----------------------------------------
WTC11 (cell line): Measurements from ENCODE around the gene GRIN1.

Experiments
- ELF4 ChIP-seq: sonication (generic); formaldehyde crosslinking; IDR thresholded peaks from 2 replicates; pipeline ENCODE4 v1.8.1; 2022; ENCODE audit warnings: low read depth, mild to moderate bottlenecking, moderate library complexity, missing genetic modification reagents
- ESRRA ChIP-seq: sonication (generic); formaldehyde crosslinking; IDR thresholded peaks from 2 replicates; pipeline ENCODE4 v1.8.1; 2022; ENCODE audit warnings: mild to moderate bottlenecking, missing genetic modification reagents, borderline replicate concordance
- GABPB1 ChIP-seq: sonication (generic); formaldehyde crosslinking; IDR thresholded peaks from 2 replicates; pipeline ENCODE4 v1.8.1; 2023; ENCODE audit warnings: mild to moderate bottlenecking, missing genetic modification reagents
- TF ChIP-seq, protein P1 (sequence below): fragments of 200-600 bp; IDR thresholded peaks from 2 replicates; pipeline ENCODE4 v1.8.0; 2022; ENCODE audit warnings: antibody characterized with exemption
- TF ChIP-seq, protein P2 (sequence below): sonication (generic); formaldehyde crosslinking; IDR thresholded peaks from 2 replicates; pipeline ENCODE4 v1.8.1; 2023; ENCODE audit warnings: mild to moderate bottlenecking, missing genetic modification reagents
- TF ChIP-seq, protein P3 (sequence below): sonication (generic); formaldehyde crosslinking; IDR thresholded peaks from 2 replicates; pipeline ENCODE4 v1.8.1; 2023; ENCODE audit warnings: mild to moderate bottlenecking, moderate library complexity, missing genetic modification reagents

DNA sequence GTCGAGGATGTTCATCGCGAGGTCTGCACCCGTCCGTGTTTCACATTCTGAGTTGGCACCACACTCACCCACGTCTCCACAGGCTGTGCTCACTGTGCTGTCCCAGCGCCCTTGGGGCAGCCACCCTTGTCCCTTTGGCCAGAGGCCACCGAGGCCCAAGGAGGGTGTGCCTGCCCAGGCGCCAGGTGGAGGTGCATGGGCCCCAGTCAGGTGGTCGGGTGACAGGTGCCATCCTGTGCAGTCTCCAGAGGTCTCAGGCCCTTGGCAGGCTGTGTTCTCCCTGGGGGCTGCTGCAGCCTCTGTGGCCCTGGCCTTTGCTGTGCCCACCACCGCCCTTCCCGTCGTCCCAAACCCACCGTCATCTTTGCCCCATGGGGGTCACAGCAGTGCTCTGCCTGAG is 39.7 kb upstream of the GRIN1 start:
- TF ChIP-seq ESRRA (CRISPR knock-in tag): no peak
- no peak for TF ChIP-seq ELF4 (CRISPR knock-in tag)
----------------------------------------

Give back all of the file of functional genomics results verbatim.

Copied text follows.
WTC11 (cell line): Measurements from ENCODE around the gene GRIN1.

Experiments
- ELF4 ChIP-seq: sonication (generic); formaldehyde crosslinking; IDR thresholded peaks from 2 replicates; pipeline ENCODE4 v1.8.1; 2022; ENCODE audit warnings: low read depth, mild to moderate bottlenecking, moderate library complexity, missing genetic modification reagents
- ESRRA ChIP-seq: sonication (generic); formaldehyde crosslinking; IDR thresholded peaks from 2 replicates; pipeline ENCODE4 v1.8.1; 2022; ENCODE audit warnings: mild to moderate bottlenecking, missing genetic modification reagents, borderline replicate concordance
- GABPB1 ChIP-seq: sonication (generic); formaldehyde crosslinking; IDR thresholded peaks from 2 replicates; pipeline ENCODE4 v1.8.1; 2023; ENCODE audit warnings: mild to moderate bottlenecking, missing genetic modification reagents
- TF ChIP-seq, protein P1 (sequence below): fragments of 200-600 bp; IDR thresholded peaks from 2 replicates; pipeline ENCODE4 v1.8.0; 2022; ENCODE audit warnings: antibody characterized with exemption
- TF ChIP-seq, protein P2 (sequence below): sonication (generic); formaldehyde crosslinking; IDR thresholded peaks from 2 replicates; pipeline ENCODE4 v1.8.1; 2023; ENCODE audit warnings: mild to moderate bottlenecking, missing genetic modification reagents
- TF ChIP-seq, protein P3 (sequence below): sonication (generic); formaldehyde crosslinking; IDR thresholded peaks from 2 replicates; pipeline ENCODE4 v1.8.1; 2023; ENCODE audit warnings: mild to moderate bottlenecking, moderate library complexity, missing genetic modification reagents

DNA sequence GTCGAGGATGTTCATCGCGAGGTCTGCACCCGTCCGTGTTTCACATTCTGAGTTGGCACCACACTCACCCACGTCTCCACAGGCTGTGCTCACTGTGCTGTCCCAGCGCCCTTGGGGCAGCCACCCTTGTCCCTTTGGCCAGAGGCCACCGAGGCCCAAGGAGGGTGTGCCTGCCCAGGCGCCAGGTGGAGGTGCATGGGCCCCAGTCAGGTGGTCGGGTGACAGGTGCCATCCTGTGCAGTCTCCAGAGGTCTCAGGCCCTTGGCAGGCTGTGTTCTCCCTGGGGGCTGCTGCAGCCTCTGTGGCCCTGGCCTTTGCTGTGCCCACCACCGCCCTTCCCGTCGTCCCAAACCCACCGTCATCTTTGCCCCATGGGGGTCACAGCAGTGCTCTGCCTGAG is 39.7 kb upstream of the GRIN1 start:
- TF ChIP-seq ESRRA (CRISPR knock-in tag): no peak
- no peak for TF ChIP-seq ELF4 (CRISPR knock-in tag)